Rightfully, there have been many requests for us to review medium-to-low wattage power supply units. This is more than reasonable, as the average home PC almost never requires a PSU with a maximum output greater than 550-600 Watts. On our end, it is a little difficult to source such units, both because there are few worthwhile models and because manufacturers are more eager to supply samples of their high-end/flagship models than they are their lower-end models. There are a number of assumptions one could make about why the manufacturers prefer to have only their top models reviewed, but we would rather stick to the facts.

One of the very few manufacturers that responded to our call for sub-500 Watt units and immediately dispatched a sample is Corsair. Corsair provided us with a CS450M, the modular 450W version of the CS series. The CS series is a low-to-mid tier power supply – not the cheapest series that Corsair currently offers, but still value-minded – aiming to combine good performance and a high value for money. On paper, the 80Plus Gold certified CS450M appears to be a good deal for the retail price of $80 including shipping. The specifications however rarely ever say anything about the true quality and performance of a PSU, which we will examine in the following pages.

Power specifications ( Rated @ 40 °C )
AC INPUT 100 - 240 VAC, 50 - 60 Hz
RAIL +3.3V +5V +12V +5Vsb -12V
MAX OUTPUT 20A 20A 35.5A 3A 0.8A
110W 426W 15W 9.6W

Packaging and Bundle

Corsair supplies the CS450M in a relatively simple, serious cardboard box. It is smaller than the boxes of the higher end models and that is because there are no polystyrene foam pieces protecting the unit, only a bubble bag. The CS450M however is much lighter than a >1kW PSU and the box is sturdy, therefore it should provide enough protection during shipping. The sides and the back of the box are littered with the specifications and the features of the PSU.

The bundle is exactly as we expected it to be - basic but not overly so. Corsair supplies a simple manual, the typical AC power cable, four black screws, and a few cable ties with the CS450M. This is nothing special but it is not that bad, considering that some companies even skip the AC power cable with their low cost models.

The CS450M is a semi-modular PSU, with the ATX and the CPU EPS cables hardwired to the unit while the rest of the cables are modular. There are only four modular cables, two with SATA connectors, one with Molex connectors and one with a single PCI Express connector.  With the exception of the sleeved ATX cable, of the cables are "flat", ribbon-like, with black wires.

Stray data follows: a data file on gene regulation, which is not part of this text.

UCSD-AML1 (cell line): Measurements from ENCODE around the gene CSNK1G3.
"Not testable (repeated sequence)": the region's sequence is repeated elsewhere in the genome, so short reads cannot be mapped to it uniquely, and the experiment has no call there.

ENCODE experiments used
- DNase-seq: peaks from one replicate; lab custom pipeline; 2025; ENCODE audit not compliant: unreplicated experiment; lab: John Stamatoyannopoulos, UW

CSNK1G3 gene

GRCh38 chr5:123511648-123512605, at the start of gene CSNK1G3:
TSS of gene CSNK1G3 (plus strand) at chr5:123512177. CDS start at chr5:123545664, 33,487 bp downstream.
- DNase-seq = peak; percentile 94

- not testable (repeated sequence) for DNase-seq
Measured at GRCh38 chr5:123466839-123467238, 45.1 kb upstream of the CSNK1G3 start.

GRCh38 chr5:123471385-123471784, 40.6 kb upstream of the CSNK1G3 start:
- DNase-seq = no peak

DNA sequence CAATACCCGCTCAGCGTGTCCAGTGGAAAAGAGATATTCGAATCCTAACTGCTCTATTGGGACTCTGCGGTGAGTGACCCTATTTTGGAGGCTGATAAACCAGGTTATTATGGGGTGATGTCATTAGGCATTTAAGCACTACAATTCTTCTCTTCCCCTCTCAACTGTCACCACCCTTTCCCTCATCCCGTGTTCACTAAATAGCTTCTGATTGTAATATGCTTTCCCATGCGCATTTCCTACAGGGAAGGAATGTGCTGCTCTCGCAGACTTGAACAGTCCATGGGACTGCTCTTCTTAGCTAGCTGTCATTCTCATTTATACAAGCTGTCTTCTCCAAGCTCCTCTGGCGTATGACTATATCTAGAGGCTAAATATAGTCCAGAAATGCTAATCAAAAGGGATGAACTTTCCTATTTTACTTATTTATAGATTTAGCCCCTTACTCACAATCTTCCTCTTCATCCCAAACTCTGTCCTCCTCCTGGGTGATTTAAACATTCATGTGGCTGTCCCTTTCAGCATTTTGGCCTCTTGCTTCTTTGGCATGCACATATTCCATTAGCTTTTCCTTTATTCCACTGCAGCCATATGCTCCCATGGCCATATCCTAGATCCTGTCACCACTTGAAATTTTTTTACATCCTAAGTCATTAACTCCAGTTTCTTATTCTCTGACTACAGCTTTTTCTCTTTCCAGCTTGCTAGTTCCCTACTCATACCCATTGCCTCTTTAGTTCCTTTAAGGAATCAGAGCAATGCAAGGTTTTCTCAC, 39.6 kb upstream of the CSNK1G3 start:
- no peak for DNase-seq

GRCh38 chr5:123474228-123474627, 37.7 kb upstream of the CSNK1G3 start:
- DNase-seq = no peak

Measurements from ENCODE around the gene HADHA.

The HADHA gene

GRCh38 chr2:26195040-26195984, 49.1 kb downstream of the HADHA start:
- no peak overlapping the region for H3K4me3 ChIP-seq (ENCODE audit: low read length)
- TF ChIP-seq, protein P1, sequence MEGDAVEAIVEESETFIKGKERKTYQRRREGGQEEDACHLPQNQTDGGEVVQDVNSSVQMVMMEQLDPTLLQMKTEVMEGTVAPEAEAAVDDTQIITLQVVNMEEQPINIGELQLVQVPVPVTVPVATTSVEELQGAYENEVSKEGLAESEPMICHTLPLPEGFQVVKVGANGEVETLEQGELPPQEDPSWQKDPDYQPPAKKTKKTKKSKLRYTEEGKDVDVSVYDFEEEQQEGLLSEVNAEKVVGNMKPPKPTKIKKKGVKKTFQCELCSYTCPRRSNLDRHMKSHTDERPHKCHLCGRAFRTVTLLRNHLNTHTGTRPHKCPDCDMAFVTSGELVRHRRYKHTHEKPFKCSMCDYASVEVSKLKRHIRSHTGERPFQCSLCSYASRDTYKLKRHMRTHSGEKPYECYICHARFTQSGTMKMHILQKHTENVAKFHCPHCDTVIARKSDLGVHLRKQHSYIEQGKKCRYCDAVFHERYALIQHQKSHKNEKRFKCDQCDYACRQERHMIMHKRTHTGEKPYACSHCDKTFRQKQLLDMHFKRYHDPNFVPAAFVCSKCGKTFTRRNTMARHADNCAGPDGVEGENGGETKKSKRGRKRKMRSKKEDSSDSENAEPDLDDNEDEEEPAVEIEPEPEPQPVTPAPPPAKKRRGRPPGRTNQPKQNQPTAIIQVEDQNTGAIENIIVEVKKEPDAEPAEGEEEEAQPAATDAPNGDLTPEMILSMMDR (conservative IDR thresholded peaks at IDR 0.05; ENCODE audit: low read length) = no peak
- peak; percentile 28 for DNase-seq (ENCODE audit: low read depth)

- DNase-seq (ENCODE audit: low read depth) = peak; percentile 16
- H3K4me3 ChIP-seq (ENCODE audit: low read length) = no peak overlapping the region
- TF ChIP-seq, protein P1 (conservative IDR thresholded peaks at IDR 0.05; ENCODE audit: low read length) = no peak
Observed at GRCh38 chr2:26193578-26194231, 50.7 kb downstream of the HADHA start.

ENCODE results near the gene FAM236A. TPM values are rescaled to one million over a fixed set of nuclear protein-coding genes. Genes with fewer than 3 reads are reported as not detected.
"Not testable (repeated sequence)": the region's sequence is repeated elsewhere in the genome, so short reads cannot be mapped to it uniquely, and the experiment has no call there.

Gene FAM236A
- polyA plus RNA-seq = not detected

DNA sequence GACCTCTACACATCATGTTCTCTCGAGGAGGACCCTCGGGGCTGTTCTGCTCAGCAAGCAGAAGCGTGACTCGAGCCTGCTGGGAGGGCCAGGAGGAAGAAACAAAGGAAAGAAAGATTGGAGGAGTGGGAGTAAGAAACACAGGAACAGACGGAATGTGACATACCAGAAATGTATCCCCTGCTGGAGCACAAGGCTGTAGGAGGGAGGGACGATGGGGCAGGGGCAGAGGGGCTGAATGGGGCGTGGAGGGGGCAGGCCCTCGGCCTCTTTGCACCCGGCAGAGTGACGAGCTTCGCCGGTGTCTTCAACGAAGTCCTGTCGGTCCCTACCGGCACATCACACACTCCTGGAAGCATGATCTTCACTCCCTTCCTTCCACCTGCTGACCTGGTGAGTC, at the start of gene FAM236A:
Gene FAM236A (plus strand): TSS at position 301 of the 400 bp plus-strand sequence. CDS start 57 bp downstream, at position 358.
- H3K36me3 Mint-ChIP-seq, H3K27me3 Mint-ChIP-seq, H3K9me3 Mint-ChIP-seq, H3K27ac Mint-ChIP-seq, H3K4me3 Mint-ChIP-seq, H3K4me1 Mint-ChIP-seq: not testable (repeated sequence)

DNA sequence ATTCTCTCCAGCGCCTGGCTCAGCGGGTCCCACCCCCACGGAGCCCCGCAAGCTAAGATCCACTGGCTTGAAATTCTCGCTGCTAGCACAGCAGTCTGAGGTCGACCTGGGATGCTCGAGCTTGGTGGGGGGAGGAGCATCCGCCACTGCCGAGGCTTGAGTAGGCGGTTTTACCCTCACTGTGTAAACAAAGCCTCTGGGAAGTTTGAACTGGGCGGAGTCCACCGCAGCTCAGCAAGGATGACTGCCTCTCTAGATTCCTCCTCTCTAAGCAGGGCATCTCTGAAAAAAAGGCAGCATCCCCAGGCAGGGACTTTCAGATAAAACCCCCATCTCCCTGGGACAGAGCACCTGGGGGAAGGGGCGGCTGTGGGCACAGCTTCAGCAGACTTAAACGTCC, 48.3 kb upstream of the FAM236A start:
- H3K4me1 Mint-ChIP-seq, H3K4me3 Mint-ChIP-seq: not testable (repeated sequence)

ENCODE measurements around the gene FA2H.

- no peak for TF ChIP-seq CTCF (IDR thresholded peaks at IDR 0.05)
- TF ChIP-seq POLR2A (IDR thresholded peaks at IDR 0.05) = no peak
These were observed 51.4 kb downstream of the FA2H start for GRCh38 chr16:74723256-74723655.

Corsair CS450M
Connector type Hardwired Modular
ATX 24 Pin 1 -
EPS 4+4 Pin 1 -
PCI-E 6+2 Pin - 1
PCI-E 8 Pin - -
SATA - 4
Molex - 3
Floppy - 1
The Corsair CS450M PSU
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  • jann5s - Wednesday, June 10, 2015 - link

    +1 on "Thanks for reviewing more a more reasonable PSU!"
  • alin - Wednesday, June 10, 2015 - link

    I agree!!! Thank you for this review and others like this.
  • DanNeely - Wednesday, June 10, 2015 - link

    "With the exception of the sleeved ATX cable, of the cables are "flat", ribbon-like, with black wires."

    I've seen this in a number of other PSUs and it's always annoyed me. IMO the main functional advantage of flat cables is that they're easier to bend for routing purposes; but 6/8 wire round cables are still relatively easy to manage. The bloated dinosaur that's the 24pin ATX cable is another story entirely and getting it through tight spaces or sharp bends is a major pain.
  • meacupla - Thursday, June 11, 2015 - link

    I like ribbon cables, but I don't like the 90deg sata connectors found on some of them.

    The bending and stress on the cables ends up being worse than straight connectors, as the distances between connector vs. the distance between drives is never a perfect match.
  • romrunning - Wednesday, June 10, 2015 - link

    Thanks, E., for your review of a decently-sized PSU for a regular budget build! It's really nice to see a review that I can actually use.

    I would second the comment that it would be nice if you were able to get a retail unit or two to see if it scores similarly to the review unit you were provided. Perhaps Purch can provide a monthly allowance for the retail purchase of units to ensure review units aren't just cherry-picked for the reviewer.
  • romrunning - Wednesday, June 10, 2015 - link

    Typos - the conclusion erroneously calls this model the "CM450M" a lot.
  • hans_ober - Wednesday, June 10, 2015 - link

    Nice review!
    Would be nice if you could do a roundup of cheap 300-500W PSU's
    Antec, EVGA, Seasonic, Corsair + a crappy one (for fun).

    A roundup of competing products would be nice
  • YoloPascual - Wednesday, June 10, 2015 - link

    Corsair should sell this at 50-60$, at 80$ it is eaten by the competition.
  • rocktober13 - Wednesday, June 10, 2015 - link

    I purchased one earlier this year for a home server for $40 after rebates ($60 with $20 mail in rebate). This model is always on sale with mail in rebates from newegg. I have seen it as low as $35. I was skeptical about the performance, but after the review it looks like great value. Thanks for the very useful review.
  • JesusVanDam - Wednesday, June 10, 2015 - link

    The CS450M only provides 1 6+2 pin PCI-E cable? That's really disappointing. I'm running an R9 270 and it requires 2 6 pin cables.

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